A recent mother comforts her newborn baby at an event at the Tower View Conference Center, Grafenwoehr Training Area, Germany, March 13, 2019. JACOB HESTER-HEARDT/U.S. NATIONAL GUARD
A recent mother comforts her newborn baby at an event at the Tower View Conference Center, Grafenwoehr Training Area, Germany, March 13, 2019. JACOB HESTER-HEARDT/U.S. NATIONAL GUARD

Policy update could affect some servicemembers stationed overseas when attaining US citizenship for their children

by Caitlin M. Kenney
Stars and Stripes

WASHINGTON — Servicemembers stationed overseas whose son or daughter is not an American now face a new process for applying for their child’s citizenship under policy changes announced Wednesday by the Department of Homeland Security’s U.S. Citizenship and Immigration Services.

The new policy, which goes into effect Oct. 29, addresses the definition of “residence” in the Immigration and Nationality Act and affects children of servicemembers and other U.S. government employees living abroad who did not acquire citizenship at birth or while they were living in the United States. These children will no longer be considered “residing in the United States,” one of the conditions for anyone born overseas to obtain citizenship automatically.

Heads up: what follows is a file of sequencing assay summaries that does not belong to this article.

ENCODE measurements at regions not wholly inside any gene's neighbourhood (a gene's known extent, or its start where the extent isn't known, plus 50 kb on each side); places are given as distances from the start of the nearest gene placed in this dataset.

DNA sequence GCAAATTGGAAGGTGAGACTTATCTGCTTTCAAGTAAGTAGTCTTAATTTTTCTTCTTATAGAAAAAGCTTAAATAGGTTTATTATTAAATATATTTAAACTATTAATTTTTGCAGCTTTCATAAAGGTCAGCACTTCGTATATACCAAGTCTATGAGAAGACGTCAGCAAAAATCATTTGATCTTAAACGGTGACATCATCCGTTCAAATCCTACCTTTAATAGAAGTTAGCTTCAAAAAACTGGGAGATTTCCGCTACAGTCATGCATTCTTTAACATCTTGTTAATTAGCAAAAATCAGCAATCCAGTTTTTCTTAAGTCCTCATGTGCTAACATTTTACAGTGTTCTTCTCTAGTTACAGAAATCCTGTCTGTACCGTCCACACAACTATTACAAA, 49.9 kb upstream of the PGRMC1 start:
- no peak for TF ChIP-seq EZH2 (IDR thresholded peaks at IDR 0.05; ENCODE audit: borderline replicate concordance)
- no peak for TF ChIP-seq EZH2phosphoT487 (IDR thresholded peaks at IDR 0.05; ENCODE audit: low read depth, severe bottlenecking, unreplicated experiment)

But the policy announcement triggered widespread confusion about what it meant and who would be affected.

“This policy update does not affect [children] born a U.S. citizen, period. This only affects children who were born outside the United States and were not U.S. citizens,” Ken Cuccinelli, the acting director of USCIS, said Wednesday in a statement. “This does not impact birthright citizenship. This policy update does not deny citizenship to the children of U.S. government employees or members of the military born abroad.”

Read more at: https://www.stripes.com/1.596291

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